12. Amy Biegelsen, What's a Nice Guy Like Tim Kaine Doing in a Job Like This? Archived 2023-10-10 at the Wayback Machine, (Richmond, Va.) Style Weekly (February 25, 2009).
  13. Melissa Scott Sinclair, Is Kaine Able? Archived 2023-10-10 at the Wayback Machine, (Richmond, Va.) Style Weekly.
  14. Virginia Gov. Tim Kaine to Address University Of Virginia's Class of 2006 at Final Exercises on Sunday, May 21, UVA Today (University of Virginia) (May 16, 2006).
  15. Liz Halloran, Tale of the Tape: Ex-Governors Duke It Out In Va., NPR (May 17, 2012).
  16. Hank Shaw, Difference Few among Democrats, Free Lance-Star (May 21, 2001).
  17. Elections Database: 2001 Lieutenant Governor Democratic Primary, Virginia Department of Elections.
  18. Elections Database: 2001 Lieutenant Governor General Election, Virginia Department of Elections.
  19. Michael Sluss, Kaine, Kilgore in a dead heat, Roanoke Times (September 17, 2005).
  20. Michael D. Shear & Claudia Deane, Poll Shows Kilgore Ahead of Kaine in Va., Washington Post (September 11, 2005).
  21. Warren Fiske, Life after the campaign for Jerry Kilgore Archived 2016-08-21 at the Wayback Machine, The Virginian-Pilot (April 30, 2006).
  22. Elections Database: 2005 Governor General Election, Virginia Department of Elections.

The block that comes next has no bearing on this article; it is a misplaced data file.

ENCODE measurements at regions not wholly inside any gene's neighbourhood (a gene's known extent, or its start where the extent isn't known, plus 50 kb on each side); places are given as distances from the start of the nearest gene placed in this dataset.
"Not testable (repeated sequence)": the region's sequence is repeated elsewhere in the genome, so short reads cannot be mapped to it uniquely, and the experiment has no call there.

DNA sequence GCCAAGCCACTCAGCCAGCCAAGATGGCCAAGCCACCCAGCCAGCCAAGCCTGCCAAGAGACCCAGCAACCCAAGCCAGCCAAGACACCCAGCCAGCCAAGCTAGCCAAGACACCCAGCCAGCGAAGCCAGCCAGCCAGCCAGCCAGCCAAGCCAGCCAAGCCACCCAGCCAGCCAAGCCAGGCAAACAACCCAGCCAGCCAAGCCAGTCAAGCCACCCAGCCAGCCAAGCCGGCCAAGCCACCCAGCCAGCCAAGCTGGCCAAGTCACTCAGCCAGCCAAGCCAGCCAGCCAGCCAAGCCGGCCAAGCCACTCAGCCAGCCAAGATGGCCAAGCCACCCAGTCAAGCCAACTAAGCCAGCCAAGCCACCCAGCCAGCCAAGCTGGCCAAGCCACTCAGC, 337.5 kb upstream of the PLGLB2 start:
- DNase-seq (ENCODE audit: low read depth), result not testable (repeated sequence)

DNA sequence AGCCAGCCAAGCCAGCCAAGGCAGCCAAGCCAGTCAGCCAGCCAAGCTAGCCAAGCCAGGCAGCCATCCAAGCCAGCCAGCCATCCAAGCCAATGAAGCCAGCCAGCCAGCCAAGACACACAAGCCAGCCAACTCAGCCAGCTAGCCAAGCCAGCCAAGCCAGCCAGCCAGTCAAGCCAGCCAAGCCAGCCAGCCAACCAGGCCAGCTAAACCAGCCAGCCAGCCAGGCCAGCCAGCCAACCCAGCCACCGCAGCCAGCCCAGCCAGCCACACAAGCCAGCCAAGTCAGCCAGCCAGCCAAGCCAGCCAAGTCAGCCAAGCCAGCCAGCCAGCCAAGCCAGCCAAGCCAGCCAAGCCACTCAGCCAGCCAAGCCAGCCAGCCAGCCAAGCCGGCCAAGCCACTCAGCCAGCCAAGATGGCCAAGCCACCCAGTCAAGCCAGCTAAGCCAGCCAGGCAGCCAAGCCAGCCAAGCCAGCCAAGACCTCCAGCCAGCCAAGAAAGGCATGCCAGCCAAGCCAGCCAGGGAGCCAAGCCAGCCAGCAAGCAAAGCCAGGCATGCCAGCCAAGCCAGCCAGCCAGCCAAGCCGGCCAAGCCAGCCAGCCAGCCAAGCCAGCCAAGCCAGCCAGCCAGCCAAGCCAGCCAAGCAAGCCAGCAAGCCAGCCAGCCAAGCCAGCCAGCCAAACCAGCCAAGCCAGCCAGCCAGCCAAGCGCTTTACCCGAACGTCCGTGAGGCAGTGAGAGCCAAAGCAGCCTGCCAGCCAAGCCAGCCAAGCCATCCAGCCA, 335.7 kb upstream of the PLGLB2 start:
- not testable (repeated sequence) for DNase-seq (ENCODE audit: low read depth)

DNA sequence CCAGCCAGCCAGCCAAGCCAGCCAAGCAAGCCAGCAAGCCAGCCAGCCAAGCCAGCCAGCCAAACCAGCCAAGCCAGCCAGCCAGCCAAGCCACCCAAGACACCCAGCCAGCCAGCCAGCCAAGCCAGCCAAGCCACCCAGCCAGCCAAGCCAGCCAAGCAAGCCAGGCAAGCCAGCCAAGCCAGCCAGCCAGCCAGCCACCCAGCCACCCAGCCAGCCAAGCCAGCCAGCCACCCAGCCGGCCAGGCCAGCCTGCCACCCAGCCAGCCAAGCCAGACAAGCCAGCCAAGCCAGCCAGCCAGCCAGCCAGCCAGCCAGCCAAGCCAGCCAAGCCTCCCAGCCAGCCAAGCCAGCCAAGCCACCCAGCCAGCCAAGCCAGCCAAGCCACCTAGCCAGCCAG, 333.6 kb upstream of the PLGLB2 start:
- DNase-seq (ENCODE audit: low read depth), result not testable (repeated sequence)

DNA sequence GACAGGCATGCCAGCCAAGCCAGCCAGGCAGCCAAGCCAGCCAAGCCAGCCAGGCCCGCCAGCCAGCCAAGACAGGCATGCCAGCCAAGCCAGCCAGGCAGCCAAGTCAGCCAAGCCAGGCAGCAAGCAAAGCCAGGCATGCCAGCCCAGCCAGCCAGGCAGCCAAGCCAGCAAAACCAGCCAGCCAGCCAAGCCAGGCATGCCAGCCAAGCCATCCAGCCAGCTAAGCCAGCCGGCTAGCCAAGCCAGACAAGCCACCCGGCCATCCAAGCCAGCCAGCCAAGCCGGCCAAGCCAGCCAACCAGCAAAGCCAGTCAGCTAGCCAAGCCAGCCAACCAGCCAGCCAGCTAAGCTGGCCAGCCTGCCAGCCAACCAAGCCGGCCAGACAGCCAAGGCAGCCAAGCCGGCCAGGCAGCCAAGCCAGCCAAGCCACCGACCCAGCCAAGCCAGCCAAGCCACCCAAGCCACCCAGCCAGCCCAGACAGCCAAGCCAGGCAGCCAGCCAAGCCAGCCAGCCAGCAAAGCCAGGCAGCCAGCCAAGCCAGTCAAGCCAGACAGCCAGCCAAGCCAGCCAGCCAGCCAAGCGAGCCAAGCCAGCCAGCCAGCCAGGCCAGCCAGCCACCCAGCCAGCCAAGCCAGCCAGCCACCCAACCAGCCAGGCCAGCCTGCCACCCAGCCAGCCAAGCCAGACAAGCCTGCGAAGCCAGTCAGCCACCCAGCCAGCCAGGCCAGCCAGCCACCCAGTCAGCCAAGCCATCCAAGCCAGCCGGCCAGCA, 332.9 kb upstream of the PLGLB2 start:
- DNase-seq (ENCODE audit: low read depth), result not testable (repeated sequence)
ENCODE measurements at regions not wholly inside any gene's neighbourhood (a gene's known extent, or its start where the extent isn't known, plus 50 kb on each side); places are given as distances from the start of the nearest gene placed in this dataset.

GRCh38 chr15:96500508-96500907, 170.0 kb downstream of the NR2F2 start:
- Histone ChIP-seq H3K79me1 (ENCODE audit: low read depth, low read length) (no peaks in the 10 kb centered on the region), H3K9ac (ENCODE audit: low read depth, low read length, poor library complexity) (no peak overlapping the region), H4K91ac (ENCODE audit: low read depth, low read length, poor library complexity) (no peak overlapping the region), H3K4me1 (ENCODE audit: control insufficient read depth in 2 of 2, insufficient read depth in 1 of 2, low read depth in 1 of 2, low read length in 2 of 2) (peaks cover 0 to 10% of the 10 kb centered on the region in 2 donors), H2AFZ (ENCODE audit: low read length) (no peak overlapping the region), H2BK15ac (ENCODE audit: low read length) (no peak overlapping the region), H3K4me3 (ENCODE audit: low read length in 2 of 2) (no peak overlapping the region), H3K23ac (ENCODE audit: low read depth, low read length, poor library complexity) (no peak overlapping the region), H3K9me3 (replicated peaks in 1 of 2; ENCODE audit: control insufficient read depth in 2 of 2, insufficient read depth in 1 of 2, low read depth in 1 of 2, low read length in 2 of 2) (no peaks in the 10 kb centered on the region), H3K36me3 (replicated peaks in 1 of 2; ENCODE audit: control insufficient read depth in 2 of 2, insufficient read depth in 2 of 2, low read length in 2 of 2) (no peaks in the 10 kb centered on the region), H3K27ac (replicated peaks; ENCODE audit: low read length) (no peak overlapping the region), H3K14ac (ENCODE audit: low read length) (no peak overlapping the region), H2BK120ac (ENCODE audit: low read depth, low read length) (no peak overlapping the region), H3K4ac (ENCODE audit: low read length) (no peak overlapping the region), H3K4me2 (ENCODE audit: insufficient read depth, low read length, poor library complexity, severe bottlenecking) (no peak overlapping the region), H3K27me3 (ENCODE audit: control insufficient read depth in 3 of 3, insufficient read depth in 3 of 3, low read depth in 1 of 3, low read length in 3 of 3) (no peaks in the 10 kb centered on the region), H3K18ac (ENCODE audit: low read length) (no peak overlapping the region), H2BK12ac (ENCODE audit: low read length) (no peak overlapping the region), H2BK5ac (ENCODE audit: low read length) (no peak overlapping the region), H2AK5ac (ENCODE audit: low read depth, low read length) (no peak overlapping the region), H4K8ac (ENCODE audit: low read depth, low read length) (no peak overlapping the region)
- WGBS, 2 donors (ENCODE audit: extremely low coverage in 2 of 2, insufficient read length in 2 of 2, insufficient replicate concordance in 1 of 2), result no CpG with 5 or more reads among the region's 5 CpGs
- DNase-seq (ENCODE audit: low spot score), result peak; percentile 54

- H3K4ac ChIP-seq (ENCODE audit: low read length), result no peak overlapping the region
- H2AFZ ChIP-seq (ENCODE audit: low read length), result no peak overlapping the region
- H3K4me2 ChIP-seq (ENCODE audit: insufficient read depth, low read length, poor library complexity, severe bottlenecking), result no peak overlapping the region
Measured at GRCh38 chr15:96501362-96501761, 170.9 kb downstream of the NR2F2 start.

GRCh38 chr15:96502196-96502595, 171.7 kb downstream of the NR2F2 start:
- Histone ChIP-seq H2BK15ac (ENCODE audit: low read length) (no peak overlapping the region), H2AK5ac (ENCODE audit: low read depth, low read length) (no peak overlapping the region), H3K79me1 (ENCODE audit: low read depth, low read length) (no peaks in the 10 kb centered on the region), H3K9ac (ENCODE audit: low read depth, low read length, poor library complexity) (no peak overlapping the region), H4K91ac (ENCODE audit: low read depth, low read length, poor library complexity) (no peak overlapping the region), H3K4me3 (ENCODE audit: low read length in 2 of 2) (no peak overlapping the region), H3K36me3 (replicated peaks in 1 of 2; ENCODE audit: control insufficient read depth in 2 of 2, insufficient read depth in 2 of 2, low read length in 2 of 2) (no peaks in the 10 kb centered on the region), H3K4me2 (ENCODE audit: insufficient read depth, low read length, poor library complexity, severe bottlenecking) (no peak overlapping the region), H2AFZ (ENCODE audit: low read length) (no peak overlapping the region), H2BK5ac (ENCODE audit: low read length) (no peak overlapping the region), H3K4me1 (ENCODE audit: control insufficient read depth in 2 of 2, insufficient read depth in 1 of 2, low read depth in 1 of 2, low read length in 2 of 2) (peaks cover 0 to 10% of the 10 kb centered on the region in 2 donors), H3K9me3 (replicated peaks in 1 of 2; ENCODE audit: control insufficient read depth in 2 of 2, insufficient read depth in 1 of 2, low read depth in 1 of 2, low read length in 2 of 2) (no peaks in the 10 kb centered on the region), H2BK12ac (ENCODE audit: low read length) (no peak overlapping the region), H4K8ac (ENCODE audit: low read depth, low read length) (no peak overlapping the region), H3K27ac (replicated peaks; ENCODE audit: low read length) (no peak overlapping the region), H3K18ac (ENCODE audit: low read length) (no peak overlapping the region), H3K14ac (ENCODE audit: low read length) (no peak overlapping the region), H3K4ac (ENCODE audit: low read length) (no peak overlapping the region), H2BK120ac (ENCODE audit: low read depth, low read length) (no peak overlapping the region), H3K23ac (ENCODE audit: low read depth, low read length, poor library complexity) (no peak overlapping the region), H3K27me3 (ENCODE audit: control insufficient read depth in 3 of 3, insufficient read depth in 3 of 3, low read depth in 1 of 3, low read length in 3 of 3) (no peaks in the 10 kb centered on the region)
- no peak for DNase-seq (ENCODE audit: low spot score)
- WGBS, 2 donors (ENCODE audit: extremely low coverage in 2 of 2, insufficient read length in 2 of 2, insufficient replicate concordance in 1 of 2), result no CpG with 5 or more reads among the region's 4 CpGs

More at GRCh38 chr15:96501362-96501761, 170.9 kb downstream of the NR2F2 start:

23. A Guide to the Governor Timothy M. Kaine Administration Electronic Files, Email, 2002-2010 (bulk 2006-2009): Biographical Information, Library of Virginia (Accession Number 44708)
  24. Sean Gorman, Macker-Meter: Preserve 400,000 acres of open space, PolitiFact Virginia (June 1, 2015): "It's becoming a tradition for winning gubernatorial candidates to make campaign promises to preserve 400,000 acres from development. Tim Kaine did it in 2005 and state figures show he met his pledge."
  25. Lydia Wheeler, McAuliffe reconvenes climate commission Tim Kaine formed the group in 2008 when he was governor Archived 2016-07-08 at the Wayback Machine, The Virginian-Pilot (July 3, 2014).
  26. Shear, Michael D. (October 27, 2006). "Kaine Bans Smoking in Most Government Offices". Washington Post. Retrieved May 4, 2016.
  27. Kumar, Anita (March 10, 2009). "Dmoking Ban Signed as VA Democrats Take Aim at GOP Nominee". Washington Post. Retrieved May 4, 2016.